Parents need to strive for striking the right balance between being firm when they need to be yet flexible enough and accommodating enough that they aren’t a dictator to their kids. Studies find that children who grow up in authoritarian households have elevated anxiety and increased rates of depression. (Choi, 2011) The healthy alternative is to be what child developmental experts call an “authoritative” parent (a term I’ve always despised because it sounds way too much like the other), which is why I refer to it as balanced parenting. Here’s the distinction between the two styles:
Unhealthy authoritarian (dictatorship) parenting
- One (or both) parents rule over the household like the dictator in a Middle East country; it’s their way or the highway.
- Children are told precisely what to do and how to act, with little accommodation for their desires or allowance for them to do the things kids typically need to do.
- Rules are rigid and inflexible; there is no room for negotiation.
- Punishment is swift, impersonal, and severe.
- Praise or compliments are rarely forthcoming.
- Limits are placed on a child’s exploration and parents restrict any chances to act in a manner of self-capacity. Kids are to be seen, not heard; they are to do as they are told, not think on their own, and so on.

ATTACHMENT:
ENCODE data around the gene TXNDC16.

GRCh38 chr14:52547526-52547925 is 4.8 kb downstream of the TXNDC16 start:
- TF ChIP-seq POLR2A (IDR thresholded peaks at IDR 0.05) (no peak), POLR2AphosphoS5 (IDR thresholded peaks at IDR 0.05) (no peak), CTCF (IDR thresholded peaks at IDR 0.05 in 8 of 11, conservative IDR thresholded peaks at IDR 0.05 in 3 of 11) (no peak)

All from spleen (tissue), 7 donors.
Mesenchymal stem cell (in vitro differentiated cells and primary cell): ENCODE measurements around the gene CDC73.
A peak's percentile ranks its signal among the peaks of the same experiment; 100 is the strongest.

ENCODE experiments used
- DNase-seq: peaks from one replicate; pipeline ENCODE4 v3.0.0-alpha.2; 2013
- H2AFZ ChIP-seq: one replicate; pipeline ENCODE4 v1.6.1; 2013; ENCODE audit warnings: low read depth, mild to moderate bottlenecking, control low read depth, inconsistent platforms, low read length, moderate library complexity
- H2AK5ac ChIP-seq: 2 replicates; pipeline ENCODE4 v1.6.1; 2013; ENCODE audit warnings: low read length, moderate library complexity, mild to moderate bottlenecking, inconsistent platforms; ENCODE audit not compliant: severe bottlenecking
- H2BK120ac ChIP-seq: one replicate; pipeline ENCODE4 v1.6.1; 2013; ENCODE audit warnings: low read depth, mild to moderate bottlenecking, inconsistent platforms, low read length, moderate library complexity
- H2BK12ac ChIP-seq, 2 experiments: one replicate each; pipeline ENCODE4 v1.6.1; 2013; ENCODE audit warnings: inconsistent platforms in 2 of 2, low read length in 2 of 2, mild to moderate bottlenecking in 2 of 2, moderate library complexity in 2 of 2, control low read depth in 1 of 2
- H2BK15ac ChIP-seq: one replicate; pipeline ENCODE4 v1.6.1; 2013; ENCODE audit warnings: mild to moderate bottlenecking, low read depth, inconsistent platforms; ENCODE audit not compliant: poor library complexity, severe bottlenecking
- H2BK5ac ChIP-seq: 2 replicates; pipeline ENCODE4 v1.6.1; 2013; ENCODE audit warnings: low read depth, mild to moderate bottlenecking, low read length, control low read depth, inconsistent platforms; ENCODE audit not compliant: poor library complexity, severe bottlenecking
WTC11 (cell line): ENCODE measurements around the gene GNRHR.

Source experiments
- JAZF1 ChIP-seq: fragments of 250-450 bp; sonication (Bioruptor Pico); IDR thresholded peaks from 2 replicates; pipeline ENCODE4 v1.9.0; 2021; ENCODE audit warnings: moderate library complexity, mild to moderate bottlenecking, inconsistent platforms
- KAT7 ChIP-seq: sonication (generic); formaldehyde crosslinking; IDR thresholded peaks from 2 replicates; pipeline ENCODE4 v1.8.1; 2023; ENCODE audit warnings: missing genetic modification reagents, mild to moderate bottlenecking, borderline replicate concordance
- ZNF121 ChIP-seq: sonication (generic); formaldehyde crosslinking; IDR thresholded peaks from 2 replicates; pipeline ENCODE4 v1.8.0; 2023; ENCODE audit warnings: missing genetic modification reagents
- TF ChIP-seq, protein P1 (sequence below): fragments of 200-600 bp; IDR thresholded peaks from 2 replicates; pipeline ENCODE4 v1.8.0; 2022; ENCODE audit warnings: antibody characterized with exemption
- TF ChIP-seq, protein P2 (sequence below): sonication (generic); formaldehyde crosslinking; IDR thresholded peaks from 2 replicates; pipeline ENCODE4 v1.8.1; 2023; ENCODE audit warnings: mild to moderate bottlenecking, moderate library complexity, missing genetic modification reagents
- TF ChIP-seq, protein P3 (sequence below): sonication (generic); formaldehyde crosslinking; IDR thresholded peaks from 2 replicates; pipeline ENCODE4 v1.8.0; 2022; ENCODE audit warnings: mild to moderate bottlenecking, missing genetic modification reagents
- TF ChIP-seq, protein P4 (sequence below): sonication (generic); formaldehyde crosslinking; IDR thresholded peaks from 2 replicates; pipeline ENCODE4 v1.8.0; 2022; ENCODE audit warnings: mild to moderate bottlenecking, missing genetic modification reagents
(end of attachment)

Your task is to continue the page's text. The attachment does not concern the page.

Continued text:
- Restrictions are put in place that serve the adult’s preferences and interests at the expense of the child.
Healthy balanced parenting (authoritative parenting)
- Parents lay down clear ground rules about how children are supposed to behave and what is expected of them. These rules focus around values rather than specific commands.
- Parents listen to a child’s grievances and respect their opinions, wishes, and desires.
- Parents are open to a child’s input and willing to reconsider their decisions after careful thought if their demands are potentially overblown or unreasonable.
- Praise is given to a child for good behavior or a job well done.
- Encourages children to explore their environment on their own. Parents only impede when it is necessary for safety or social purposes.
- Does not do things for children that they can reasonably do on their own. Allows them to ponder or struggle with something a little before stepping in to offer help. They show respect for a child’s capacity to learn from doing.
Use positive statements and directions in disciplining
Some people seem to approach childrearing with the idea that their job is to keep children in line and tell them all the things they can’t do (or are doing wrong). This type of obedience training may be easy for parents, but kids don’t learn very much from it. Parents should always try and guide children through positive and affirming statements over negative ones.
This does not mean false praise; it simply means recognizing that children learn better by being shown what to do rather than by being told all the time what they aren’t doing right. The praise for a job well done is a more powerful motivator than the threat of punishment or admonition.